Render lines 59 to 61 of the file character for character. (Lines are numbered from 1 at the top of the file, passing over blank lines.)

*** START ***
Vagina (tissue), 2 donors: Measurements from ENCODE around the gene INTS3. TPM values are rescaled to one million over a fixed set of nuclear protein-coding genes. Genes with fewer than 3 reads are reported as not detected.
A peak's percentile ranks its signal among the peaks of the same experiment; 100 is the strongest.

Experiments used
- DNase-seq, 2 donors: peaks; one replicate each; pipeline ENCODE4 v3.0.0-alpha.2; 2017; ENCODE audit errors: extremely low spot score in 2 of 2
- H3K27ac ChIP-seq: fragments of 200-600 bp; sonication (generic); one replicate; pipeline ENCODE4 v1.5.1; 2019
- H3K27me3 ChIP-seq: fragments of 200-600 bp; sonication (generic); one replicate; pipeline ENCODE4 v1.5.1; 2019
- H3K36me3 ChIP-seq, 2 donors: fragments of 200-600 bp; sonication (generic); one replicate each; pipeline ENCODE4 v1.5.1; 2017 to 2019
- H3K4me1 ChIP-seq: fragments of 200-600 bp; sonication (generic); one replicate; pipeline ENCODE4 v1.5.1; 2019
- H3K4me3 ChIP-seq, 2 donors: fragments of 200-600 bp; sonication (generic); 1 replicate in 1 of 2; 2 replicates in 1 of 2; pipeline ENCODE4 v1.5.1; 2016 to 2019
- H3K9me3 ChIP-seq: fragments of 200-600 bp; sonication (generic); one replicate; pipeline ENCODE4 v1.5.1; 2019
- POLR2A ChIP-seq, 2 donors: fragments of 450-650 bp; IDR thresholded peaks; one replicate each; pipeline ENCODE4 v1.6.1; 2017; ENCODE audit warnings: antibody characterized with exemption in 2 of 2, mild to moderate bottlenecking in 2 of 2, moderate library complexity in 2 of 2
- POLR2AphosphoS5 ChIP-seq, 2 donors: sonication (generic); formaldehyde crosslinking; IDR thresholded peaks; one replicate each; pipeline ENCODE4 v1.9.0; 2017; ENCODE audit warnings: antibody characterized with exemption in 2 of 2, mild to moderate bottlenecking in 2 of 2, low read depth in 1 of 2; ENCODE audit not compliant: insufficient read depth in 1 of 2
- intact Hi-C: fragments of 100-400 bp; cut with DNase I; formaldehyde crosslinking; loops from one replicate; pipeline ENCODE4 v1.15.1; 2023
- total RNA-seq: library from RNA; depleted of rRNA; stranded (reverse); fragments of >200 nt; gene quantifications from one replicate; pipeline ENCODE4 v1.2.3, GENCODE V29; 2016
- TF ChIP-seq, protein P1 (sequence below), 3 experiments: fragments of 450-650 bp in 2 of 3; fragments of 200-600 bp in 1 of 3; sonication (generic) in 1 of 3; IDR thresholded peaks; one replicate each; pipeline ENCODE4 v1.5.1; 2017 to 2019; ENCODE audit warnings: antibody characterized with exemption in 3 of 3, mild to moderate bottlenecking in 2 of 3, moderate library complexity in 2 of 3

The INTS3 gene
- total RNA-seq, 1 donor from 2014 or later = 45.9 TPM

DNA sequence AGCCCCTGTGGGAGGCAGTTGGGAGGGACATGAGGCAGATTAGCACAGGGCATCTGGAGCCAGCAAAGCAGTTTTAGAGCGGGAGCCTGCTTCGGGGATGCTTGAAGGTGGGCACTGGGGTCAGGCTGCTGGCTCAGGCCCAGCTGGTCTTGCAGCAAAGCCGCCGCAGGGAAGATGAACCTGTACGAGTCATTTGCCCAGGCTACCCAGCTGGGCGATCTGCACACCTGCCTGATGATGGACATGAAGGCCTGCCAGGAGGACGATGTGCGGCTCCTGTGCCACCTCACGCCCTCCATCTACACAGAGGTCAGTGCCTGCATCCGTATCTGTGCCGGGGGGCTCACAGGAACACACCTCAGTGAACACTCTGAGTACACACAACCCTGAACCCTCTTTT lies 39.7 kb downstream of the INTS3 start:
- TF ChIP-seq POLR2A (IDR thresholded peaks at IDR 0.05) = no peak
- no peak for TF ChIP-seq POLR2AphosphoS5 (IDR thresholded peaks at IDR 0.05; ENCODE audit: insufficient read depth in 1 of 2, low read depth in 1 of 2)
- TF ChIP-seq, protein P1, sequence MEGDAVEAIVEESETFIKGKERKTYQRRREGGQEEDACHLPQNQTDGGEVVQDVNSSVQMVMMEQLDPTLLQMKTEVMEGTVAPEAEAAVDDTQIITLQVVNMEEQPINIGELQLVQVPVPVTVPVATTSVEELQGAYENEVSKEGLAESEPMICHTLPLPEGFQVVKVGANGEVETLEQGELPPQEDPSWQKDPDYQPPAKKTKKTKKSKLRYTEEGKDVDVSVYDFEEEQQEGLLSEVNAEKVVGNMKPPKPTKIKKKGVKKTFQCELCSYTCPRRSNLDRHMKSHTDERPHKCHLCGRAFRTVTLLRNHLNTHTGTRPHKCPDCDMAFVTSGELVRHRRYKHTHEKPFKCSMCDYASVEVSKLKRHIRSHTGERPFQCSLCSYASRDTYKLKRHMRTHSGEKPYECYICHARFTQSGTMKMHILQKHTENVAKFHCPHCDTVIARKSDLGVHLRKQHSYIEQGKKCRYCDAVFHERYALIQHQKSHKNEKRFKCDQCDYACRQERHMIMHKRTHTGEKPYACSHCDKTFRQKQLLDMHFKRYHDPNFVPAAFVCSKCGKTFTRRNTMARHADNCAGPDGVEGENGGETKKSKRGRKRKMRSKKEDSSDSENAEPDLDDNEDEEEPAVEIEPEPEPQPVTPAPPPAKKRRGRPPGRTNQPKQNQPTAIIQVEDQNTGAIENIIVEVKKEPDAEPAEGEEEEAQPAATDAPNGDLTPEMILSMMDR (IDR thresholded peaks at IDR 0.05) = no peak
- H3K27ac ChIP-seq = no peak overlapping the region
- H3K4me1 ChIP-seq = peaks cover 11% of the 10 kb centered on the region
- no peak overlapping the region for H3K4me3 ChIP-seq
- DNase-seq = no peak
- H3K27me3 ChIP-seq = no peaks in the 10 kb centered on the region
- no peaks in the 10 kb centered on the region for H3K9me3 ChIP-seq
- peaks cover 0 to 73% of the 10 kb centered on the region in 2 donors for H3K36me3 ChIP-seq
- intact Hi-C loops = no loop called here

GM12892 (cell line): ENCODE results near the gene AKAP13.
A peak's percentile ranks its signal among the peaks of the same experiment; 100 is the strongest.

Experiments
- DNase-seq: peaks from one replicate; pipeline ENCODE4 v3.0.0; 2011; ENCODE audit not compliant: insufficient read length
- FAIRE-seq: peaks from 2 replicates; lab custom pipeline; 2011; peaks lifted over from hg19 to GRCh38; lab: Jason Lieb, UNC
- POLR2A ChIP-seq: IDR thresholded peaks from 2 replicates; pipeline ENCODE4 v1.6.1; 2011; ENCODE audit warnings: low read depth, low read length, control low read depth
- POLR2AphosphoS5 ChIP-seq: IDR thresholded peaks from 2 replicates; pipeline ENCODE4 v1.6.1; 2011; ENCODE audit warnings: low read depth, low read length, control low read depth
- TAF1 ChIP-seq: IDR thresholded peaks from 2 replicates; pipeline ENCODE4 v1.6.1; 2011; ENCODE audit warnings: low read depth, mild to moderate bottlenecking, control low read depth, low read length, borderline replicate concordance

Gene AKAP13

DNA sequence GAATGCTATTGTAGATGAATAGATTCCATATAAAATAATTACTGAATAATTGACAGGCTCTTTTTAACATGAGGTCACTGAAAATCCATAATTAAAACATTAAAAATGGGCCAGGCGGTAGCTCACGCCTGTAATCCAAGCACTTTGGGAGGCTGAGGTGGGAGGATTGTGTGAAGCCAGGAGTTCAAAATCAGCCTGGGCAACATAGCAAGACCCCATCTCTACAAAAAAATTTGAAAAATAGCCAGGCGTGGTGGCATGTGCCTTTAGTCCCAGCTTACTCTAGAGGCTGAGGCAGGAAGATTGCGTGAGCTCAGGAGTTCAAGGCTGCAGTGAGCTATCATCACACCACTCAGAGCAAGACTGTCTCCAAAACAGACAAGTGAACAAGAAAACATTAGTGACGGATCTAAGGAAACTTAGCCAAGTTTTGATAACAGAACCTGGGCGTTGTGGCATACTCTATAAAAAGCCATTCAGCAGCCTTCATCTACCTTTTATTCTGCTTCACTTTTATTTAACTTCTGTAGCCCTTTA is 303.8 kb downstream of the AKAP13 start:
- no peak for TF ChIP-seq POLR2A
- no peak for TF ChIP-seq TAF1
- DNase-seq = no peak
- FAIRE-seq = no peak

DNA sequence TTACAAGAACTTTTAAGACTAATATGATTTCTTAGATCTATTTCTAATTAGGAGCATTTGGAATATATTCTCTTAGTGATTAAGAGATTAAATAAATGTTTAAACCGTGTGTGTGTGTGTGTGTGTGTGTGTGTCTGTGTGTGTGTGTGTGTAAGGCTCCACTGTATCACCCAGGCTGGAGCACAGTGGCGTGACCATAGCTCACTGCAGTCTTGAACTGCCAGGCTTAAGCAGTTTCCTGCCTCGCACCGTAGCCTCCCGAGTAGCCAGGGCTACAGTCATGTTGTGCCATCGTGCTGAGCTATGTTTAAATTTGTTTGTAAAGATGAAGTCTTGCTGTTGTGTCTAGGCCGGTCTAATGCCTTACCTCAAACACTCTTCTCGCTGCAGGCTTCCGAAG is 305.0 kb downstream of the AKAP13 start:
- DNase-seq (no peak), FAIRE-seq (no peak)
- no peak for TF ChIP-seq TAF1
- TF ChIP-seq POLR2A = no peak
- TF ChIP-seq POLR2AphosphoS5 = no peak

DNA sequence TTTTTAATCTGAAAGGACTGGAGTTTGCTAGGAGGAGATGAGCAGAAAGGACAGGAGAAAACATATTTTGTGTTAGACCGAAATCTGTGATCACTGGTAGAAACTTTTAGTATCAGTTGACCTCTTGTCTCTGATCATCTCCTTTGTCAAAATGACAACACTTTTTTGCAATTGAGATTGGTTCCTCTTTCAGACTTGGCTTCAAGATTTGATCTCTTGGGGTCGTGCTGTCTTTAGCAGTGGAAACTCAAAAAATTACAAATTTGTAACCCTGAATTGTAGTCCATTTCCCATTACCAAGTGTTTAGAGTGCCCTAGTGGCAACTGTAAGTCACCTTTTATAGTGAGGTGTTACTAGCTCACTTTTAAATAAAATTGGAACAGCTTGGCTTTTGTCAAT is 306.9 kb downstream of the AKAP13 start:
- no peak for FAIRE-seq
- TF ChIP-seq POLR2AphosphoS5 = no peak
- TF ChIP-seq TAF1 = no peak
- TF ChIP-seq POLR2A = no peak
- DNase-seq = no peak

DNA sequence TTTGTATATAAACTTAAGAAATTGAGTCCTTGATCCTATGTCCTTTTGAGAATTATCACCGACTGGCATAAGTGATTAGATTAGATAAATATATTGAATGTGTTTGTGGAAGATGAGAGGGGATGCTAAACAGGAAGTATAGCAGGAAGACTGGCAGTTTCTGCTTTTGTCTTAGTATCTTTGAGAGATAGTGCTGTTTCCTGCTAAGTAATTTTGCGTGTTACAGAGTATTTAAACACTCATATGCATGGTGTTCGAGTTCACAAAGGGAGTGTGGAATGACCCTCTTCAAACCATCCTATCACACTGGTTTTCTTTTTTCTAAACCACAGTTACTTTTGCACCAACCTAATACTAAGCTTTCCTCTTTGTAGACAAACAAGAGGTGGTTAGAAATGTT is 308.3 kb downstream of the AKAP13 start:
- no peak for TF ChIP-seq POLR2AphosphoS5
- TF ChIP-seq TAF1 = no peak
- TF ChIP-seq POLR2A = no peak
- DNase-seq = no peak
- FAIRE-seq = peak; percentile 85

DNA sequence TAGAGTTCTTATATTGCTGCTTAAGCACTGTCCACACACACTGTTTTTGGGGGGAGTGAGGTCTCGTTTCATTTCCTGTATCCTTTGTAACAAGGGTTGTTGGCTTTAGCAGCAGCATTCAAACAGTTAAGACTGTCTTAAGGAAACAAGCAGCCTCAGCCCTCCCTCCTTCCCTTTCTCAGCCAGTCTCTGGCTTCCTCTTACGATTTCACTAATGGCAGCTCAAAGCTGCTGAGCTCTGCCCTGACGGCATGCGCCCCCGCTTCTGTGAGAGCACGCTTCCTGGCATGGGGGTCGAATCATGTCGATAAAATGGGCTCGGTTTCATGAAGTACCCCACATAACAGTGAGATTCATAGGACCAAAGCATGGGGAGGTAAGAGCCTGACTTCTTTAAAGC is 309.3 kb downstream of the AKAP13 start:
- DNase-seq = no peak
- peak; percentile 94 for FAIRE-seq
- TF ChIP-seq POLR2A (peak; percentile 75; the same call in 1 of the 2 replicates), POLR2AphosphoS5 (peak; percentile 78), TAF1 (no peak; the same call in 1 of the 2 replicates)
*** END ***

- DNase-seq = no peak
- FAIRE-seq = peak; percentile 85

DNA sequence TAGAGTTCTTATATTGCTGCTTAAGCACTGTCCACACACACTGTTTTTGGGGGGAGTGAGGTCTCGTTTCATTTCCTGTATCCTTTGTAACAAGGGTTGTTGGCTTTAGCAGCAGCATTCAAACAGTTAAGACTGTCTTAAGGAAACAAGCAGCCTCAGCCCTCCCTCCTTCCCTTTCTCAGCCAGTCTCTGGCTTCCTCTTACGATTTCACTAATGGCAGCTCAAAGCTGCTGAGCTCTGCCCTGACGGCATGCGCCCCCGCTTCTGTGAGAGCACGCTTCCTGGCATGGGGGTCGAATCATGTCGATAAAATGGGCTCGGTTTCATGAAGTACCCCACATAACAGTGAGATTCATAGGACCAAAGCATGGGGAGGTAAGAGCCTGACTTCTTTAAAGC is 309.3 kb downstream of the AKAP13 start: